Using information from laboratory-scale anaerobic reactors operated under a range of temperatures, moisture levels and solids contents, researchers will compare the time required to break down known anaerobically biodegradable materials – such as newsprint, office waste and food waste – against the time required to degrade those same wastes in real landfills. That information will be used to project the biodegradation rate for the treated plastics in a range of real landfills, which vary considerably in moisture and other factors.

Though they are recyclable, plastics made from hydrocarbons had not been biodegradable until development of microbe-triggering additives. Bioplastics such as those made from corn may be composted, while a small percentage of specialized plastic products – known as oxobiodegradables – are designed to degrade when exposed to oxygen and ultraviolet light. But the bulk of the plastic resins used in bottles and other containers are made from materials that will last virtually forever in landfills, noted Charles Lancelot, executive director of the PEC.

Many communities operate recycling programs for plastics and other materials such as newsprint, aluminum and steel cans or cardboard. But because the cost of collecting, sorting, cleaning and reprocessing most plastics can be more than the cost of producing new products, such programs struggle financially unless they are subsidized, he noted.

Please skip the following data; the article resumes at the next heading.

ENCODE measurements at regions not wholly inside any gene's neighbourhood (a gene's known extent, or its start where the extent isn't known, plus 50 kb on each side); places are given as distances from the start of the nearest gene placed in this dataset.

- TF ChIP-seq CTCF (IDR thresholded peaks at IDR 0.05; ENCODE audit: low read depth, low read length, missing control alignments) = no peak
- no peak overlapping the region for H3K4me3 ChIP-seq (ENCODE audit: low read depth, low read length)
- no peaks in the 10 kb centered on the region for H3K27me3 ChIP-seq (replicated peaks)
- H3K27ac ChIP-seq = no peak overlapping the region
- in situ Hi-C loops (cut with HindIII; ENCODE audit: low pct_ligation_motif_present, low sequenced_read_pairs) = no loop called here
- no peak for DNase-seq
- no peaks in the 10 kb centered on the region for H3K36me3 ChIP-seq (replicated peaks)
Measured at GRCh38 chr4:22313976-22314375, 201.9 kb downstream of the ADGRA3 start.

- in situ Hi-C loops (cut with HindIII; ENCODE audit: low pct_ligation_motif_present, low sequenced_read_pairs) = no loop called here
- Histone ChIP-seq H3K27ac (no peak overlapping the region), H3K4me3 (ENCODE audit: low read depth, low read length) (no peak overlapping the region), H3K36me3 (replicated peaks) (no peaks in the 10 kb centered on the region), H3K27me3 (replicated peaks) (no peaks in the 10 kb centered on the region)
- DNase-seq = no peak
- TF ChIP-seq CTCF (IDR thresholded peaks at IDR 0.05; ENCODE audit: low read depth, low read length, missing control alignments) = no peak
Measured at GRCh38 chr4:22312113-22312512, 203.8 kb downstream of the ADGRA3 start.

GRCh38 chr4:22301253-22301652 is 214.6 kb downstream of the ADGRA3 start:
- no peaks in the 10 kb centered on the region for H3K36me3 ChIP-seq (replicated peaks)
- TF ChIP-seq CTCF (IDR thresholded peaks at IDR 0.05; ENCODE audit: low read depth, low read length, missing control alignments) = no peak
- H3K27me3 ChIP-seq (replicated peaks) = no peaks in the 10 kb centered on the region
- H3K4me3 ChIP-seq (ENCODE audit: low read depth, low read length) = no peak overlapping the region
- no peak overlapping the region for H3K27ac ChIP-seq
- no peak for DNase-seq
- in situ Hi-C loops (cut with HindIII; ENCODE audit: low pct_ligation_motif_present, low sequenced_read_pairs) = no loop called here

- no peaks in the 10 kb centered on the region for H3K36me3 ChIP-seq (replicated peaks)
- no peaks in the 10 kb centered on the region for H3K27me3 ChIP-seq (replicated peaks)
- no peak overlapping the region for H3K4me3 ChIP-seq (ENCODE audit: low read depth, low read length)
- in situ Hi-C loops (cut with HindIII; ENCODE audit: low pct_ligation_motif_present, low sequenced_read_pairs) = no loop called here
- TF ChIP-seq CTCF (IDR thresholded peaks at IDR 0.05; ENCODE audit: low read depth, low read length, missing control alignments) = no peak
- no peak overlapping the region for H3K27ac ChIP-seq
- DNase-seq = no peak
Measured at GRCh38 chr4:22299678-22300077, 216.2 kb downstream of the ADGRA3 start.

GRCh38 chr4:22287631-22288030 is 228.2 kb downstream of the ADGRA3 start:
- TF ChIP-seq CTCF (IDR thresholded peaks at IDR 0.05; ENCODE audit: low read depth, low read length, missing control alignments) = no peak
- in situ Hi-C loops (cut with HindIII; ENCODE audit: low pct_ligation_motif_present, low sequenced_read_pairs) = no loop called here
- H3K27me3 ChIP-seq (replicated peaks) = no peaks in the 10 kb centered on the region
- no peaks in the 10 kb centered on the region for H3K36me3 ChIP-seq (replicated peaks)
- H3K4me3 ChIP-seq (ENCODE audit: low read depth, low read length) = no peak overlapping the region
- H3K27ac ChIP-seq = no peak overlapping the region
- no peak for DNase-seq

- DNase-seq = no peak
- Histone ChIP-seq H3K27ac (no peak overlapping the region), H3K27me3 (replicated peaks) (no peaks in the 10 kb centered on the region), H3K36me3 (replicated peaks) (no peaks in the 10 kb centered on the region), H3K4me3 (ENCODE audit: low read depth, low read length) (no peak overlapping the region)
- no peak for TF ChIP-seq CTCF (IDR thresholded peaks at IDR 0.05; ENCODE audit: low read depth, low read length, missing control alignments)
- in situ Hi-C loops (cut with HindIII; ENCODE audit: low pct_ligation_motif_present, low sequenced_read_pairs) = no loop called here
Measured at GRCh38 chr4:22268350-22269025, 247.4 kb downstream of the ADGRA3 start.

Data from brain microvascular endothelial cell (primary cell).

Plastic bottles

Despite efforts to encourage recycling, a majority of the plastic packaging produced each year in the United States ends up in landfills. Expanding the use of chemical additives that encourage the biodegradation of this packaging could help reduce its impact on landfills. (Click image for high-resolution version. Photo: John Toon)

“If you can make a product like a bread tray and use it over and over again, that is the most efficient alternative,” said Lancelot, who developed successful business-to-business recycling programs while working at Rubbermaid. “But if you can’t reuse it and it’s not cost-effective to recycle it, where is the product going to go? The fact is that despite the best wishes of everybody involved, 75 to 85 percent of the plastics used today end up in landfills. We are addressing that unfortunate reality.”

Although biodegradation occurs to varying extents in all U.S. landfills receiving waste today, many of today’s landfills are optimized for biodegradation, he noted. Moist conditions and recirculation of leachate liquids accelerate the activity of anaerobic bacteria, which will attack plastic materials containing the additives. Such landfills typically do a better job of collecting and beneficially using the methane biogas, Lancelot said.

“When the anaerobic microorganisms that thrive in landfills contact these treated plastics, they begin to colonize on the surface of the plastic and adapt to the base resin,” he explained. “Until the bugs come in contact with the plastic, the additives remain inert and do not affect the properties of the plastic container. We are not changing the overall plastics production process, and the base plastic is the same.”

The compounds, which have been approved by the U.S. Food & Drug Administration (FDA), are typically added to the plastic resin in small amounts, between one-half and one percent by weight.

Expanding the use of anaerobically biodegradable additives must be done in such a way that doesn’t detract from recycling programs, said Matthew Realff, a professor in Georgia Tech’s School of Chemical & Biomolecular Engineering and co-chair of the PEC’s technical advisory committee.

“From a lifecycle perspective, it is important to quantify the benefit of recycling over landfill disposal with methane recovery to energy, and to continue to make the case that whenever possible, recycling is significantly better than disposal, even if you have methane production and capture from biodegradation,” he said.